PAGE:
Saturday, December 22, 2018
A Horseshoe for Luck in 2019
On the home farm, it was not difficult to find a horseshoe. After all, we farmed with horses until our first tractor arrived in 1945. Horseshoes are important for protecting horses’ feet, especially when they regularly walk on hard surfaces. But horseshoes had power beyond the practical application. Pa, along with everyone else, believed that a horseshoe meant good luck. Sort of in the same category as finding a four-leaf clover.
The horseshoe as a good luck piece goes back several hundreds of years. Some early Europeans believed that iron had magical powers, and had the ability to drive away evil. And many people had great reverence for the blacksmith, who was believed to have a lucky trade because he worked with both iron and fire.
Pa did not hang a horseshoe over the doorway into our farm house. He didn’t go that far in his belief about this bent piece of iron as a good luck charm. But many people did, and still do. There was some argument as to whether the horseshoe should be hung with the heels up, forming a “U.” Others argued that to be effective, the heels should hang heels down.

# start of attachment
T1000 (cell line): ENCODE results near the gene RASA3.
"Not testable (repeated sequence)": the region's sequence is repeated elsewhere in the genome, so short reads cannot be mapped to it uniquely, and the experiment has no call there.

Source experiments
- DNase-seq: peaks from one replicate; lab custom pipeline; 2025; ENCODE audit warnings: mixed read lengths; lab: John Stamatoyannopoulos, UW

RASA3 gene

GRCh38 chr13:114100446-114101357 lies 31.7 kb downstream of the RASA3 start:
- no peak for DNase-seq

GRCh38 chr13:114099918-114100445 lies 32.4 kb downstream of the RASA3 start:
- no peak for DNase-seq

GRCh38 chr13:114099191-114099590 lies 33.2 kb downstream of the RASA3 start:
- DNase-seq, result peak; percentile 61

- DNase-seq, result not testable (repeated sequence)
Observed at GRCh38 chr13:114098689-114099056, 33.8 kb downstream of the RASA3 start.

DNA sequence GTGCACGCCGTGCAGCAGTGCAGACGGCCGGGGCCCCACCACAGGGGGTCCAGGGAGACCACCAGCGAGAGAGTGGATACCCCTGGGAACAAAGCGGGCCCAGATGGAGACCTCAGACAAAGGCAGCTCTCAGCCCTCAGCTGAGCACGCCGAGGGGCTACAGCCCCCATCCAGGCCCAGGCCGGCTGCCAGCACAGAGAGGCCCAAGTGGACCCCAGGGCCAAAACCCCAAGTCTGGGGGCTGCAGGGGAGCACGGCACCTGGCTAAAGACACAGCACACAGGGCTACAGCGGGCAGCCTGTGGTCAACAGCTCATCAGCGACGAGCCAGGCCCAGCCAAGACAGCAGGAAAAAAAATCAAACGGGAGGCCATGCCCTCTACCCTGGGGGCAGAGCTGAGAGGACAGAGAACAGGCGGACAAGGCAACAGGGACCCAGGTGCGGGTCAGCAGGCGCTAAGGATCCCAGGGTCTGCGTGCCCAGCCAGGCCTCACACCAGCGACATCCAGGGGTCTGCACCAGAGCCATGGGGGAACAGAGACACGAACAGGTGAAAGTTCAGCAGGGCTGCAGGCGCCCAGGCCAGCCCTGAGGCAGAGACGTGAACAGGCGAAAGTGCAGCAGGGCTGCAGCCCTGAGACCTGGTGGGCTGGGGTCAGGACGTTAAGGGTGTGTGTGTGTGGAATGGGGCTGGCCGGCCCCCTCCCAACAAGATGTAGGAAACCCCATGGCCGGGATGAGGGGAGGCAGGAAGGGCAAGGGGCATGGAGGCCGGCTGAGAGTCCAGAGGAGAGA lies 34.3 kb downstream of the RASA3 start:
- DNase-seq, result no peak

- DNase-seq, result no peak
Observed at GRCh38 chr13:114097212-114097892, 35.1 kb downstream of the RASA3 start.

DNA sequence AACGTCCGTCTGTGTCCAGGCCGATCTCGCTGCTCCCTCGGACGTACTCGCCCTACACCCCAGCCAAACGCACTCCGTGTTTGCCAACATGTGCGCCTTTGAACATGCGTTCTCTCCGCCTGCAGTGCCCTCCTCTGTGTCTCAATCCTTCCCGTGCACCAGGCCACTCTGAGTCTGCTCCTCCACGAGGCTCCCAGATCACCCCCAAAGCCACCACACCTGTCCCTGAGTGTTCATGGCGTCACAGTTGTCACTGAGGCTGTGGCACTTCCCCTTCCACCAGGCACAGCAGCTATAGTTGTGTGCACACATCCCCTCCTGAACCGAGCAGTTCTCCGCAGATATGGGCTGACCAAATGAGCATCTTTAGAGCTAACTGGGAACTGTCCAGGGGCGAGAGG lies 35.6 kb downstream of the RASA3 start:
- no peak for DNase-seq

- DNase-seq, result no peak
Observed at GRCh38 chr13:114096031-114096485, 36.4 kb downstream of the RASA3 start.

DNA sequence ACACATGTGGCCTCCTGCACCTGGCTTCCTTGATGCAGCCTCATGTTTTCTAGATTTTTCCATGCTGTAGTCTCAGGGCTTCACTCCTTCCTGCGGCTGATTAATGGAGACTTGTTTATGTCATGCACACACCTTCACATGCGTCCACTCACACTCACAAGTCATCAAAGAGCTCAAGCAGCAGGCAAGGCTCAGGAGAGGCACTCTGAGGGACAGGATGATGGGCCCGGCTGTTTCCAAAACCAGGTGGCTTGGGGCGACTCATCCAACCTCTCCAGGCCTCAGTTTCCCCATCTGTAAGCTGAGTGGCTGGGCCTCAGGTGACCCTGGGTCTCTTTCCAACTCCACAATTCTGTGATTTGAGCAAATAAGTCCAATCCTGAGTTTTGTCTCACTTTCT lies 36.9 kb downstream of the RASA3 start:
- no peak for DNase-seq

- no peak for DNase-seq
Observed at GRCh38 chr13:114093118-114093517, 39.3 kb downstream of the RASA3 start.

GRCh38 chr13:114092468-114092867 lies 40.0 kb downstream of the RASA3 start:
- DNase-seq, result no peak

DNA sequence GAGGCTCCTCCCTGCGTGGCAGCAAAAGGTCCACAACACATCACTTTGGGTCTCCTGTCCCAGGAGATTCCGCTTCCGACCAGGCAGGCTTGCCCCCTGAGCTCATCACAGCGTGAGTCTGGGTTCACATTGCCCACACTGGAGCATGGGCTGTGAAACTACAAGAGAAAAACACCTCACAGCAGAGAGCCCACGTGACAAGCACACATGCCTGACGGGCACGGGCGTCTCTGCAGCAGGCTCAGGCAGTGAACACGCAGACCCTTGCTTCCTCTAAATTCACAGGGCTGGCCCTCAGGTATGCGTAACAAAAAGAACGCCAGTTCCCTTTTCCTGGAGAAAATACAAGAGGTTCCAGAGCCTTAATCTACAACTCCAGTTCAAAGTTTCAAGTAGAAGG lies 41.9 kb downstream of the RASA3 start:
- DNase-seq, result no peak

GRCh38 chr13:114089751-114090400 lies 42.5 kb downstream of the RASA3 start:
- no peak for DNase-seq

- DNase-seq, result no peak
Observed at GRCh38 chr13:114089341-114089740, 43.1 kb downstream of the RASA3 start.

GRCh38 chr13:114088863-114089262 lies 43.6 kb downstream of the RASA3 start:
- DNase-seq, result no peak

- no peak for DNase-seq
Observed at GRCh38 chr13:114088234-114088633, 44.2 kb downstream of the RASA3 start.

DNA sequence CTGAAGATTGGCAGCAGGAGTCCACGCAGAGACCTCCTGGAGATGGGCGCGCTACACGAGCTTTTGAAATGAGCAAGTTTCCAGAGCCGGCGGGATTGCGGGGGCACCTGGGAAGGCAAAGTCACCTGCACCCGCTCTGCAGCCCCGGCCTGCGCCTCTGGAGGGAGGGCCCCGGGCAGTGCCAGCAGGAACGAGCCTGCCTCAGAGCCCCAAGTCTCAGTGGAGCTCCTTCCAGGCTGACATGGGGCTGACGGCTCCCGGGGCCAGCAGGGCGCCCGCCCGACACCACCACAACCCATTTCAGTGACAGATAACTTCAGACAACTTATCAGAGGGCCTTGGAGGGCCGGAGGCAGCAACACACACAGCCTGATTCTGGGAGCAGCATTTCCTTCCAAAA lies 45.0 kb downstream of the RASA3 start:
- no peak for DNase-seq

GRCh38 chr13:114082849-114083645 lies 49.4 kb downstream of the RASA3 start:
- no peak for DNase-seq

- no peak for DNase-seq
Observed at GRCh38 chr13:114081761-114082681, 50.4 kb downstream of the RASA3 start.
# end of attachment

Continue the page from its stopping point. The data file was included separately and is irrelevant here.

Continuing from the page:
When hung with the heels up, all of your luck is kept from running out of the shoe. But if you hung it heels down, good luck would flow to everyone who walked under it. Seems to me, if you want to cover your good luck bases, you would have two horsehoes, one pointed up and the other pointed down. I must confess, that the horseshoe pictured here hangs on a nail in my garage, sort of pointed sideways.
THE OLD TIMER SAYS: Much good luck to all in 2019.
Happy New Year.
PURCHASING BOOKS AND DVDs:
How about an Apps book for the New Year? Order your signed Apps books and DVDs from the Patterson Memorial Library in Wild Rose, a fundraiser for them. Phone: 920-622-3835 for prices and ordering.
Patterson Memorial Library
500 Division Street
Wild Rose, WI 54984
Popular recent Books:
Once a Professor
Farm Country Cookbook
Cold as Thunder (a novel)
Simple Things: Lessons From the Family Farm.
Whispers and Shadows
Never Curse the Rain